Scott Langenkamp, a worker with Brackett Builders in Troy, worked within the sanctuary of the Beth Abraham Synagogue on Sugar Camp Circle in Oakwood in this 2008 file photo. Staff photo by Chris Stewart
Photo: Chris Stewart/Chris Stewart
Photo: Chris Stewart/Chris Stewart

PACE bonds to ease energy costs for Oakwood synagogue

The Beth Abraham Synagogue in Oakwood could be a step closer to lower energy costs after the Dayton-Montgomery County Port Authority Tuesday approved energy bonds for the property.

The board voted unanimously to approve the issuance of $1.355 million in taxable Property Assessed Clean Energy (PACE) bonds within the Southwest Ohio Regional Bond Fund program.

In a PACE project, the cost of new energy equipment is repaid for a period of time via an assessment added to a property’s tax bill.

In this case, the project will fund key energy efficiency improvements, such as a new heating-ventilation and air-conditioning system, LED lighting, boilers, automation controls, new electrical service and engineering changes and more.

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Currently, the synagogue community bears utility costs of some $137,000 a year on average, Mike Novakov, vice president of DiPerna Advisors, told the Port Authority board. The synagogue today is on a campus-wide utility system connecting four separate buildings, most of them medical office buildings.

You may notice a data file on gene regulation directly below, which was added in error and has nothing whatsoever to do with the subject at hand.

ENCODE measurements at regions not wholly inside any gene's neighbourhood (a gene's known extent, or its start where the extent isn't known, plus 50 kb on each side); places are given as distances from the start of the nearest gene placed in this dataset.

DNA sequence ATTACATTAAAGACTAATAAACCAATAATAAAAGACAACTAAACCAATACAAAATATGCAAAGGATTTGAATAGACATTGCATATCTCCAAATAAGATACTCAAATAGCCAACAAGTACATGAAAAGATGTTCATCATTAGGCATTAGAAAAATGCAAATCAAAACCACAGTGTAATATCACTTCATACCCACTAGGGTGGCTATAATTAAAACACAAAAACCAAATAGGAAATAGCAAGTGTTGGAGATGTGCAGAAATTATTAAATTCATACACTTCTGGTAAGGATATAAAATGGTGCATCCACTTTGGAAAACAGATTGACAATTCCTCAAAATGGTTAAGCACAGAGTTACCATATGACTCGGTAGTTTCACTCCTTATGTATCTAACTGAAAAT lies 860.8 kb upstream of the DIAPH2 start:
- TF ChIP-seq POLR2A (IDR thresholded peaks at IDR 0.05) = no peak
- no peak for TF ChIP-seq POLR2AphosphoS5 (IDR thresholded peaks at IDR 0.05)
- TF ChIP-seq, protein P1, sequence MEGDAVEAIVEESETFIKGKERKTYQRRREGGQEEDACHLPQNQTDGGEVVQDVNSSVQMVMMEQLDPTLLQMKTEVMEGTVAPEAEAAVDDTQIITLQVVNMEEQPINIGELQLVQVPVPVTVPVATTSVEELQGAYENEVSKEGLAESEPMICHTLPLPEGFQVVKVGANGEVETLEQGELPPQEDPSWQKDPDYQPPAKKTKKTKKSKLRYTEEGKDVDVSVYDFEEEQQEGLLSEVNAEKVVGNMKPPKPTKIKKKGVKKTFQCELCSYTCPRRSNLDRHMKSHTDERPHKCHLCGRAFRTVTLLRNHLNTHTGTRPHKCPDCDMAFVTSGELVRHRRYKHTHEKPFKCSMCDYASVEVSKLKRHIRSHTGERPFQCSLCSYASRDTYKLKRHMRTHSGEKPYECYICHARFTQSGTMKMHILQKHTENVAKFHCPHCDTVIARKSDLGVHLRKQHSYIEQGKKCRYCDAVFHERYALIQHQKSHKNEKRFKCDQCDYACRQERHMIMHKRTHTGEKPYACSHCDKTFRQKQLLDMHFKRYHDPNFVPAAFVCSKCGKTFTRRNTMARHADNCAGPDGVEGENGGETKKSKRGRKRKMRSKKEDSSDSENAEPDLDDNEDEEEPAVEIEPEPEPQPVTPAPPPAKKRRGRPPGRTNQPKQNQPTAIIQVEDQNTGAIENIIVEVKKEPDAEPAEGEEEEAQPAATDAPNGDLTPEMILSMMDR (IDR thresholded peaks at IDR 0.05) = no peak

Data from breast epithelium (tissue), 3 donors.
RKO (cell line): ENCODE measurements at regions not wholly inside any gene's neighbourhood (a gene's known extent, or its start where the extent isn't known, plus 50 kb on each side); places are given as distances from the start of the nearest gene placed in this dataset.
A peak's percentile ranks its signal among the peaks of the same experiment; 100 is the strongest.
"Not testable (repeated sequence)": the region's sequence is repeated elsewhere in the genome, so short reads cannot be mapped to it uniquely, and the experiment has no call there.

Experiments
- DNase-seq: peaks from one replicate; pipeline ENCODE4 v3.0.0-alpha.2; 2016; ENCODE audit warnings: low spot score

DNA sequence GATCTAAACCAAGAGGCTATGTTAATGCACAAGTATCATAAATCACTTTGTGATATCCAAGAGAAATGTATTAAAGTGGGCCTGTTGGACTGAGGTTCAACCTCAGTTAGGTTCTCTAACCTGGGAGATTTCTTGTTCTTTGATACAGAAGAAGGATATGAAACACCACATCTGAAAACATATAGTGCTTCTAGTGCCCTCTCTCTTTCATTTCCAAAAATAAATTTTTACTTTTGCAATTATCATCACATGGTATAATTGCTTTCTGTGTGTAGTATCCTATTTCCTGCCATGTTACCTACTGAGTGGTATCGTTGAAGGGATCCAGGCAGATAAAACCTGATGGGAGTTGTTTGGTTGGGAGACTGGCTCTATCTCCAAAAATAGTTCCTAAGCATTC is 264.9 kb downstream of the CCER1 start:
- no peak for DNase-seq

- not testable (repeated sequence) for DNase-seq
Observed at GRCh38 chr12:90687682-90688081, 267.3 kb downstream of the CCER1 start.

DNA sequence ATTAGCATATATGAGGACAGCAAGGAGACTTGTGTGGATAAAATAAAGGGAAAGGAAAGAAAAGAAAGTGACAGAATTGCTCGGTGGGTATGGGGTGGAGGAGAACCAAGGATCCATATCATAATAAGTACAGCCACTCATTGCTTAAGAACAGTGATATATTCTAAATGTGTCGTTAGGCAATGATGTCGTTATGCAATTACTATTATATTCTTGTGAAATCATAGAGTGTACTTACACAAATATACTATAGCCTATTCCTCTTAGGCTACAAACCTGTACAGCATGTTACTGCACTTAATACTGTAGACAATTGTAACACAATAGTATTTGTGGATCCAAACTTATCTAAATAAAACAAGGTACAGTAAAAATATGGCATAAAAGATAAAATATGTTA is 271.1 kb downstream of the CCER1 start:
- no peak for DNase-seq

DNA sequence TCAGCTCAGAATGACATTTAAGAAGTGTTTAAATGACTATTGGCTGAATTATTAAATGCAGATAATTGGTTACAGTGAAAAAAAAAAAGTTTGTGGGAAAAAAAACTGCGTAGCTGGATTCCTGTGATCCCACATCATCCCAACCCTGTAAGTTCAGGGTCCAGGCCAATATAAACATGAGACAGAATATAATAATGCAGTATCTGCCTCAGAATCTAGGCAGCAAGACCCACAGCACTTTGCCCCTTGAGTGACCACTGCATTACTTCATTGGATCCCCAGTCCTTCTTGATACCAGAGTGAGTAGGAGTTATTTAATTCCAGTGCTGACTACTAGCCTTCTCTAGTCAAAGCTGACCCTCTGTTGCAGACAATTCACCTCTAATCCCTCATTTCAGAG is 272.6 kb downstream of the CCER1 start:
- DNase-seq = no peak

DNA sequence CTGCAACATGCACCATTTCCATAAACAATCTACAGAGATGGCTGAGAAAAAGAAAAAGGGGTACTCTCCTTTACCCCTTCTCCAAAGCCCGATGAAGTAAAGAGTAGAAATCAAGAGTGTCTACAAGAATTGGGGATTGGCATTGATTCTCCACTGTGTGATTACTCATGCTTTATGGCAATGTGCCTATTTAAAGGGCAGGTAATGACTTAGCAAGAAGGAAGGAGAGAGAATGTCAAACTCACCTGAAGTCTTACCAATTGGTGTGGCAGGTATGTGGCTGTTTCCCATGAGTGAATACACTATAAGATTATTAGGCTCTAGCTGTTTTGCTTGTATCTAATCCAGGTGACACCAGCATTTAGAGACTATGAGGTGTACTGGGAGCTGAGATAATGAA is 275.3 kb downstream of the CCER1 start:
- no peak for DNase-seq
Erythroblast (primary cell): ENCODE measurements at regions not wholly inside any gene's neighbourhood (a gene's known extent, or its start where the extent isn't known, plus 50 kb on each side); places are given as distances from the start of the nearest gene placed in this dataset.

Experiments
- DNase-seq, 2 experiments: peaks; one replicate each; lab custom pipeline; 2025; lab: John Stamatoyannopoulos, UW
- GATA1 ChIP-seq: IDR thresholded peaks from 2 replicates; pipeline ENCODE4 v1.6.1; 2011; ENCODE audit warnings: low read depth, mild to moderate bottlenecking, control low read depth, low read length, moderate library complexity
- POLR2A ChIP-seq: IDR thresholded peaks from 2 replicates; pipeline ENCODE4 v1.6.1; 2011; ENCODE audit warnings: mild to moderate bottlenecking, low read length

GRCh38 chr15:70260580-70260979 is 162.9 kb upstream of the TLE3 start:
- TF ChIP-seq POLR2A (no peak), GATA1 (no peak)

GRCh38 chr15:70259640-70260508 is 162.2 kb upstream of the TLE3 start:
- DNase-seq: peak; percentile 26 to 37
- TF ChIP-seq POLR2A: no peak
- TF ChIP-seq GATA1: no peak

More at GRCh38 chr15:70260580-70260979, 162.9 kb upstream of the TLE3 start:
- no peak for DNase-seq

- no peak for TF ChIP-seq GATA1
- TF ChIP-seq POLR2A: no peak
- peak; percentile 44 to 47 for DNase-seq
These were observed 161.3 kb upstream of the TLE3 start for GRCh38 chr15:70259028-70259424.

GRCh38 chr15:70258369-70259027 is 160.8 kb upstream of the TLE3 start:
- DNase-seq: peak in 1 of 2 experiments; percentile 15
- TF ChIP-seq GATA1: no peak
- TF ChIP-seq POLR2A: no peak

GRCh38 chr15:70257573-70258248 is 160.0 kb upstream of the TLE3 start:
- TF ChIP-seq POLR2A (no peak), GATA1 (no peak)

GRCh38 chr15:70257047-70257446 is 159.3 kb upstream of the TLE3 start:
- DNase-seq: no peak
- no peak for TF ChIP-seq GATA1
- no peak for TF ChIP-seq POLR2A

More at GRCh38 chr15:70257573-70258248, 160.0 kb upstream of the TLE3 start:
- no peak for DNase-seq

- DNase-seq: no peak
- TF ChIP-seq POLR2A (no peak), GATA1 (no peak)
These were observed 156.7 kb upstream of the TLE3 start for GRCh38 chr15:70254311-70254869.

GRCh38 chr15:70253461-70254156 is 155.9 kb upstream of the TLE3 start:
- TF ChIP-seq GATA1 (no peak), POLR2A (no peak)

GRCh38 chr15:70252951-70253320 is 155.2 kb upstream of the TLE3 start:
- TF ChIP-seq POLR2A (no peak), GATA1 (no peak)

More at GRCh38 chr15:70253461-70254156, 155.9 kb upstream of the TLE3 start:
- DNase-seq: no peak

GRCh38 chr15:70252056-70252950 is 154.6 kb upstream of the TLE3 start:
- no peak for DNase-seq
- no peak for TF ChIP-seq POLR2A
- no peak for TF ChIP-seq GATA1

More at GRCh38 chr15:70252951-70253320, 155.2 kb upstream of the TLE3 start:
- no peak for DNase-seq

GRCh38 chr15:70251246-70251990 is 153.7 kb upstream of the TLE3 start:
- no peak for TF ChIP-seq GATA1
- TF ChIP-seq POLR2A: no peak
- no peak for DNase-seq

“They’re responsible for 35 percent of utilities and electric costs, regardless of what they use — and they only use the facility two or three times a week,” Novakov said of Beth Abraham.

This project is basically getting the property on an independent utility and electrical system, he said. He expects a net savings for the property of about $24,000.

“Right off the bat for them, it’s a good deal just based on utility savings,” Novakov said.

The synagogue, covering about 48,000 square feet, is at 305 Sugar Camp Circle in a building NCR built in the early 1970s, said Jerry Brunswick, executive director of the Port Authority.

“It’s significant savings,” Brunswick said. “It’s a great location, as you know.”

Beth Abraham purchased the building in 2008 for about $2 million, investing about $4.5 million in renovations, Novakov said.

The city of Oakwood would have to approve the project, but Novakov said he expects no problems in that regard.

PACE is a tool the Port Authority has offered Dayton property owners in the past, including the cluster of Front Street buildings in 2017. 

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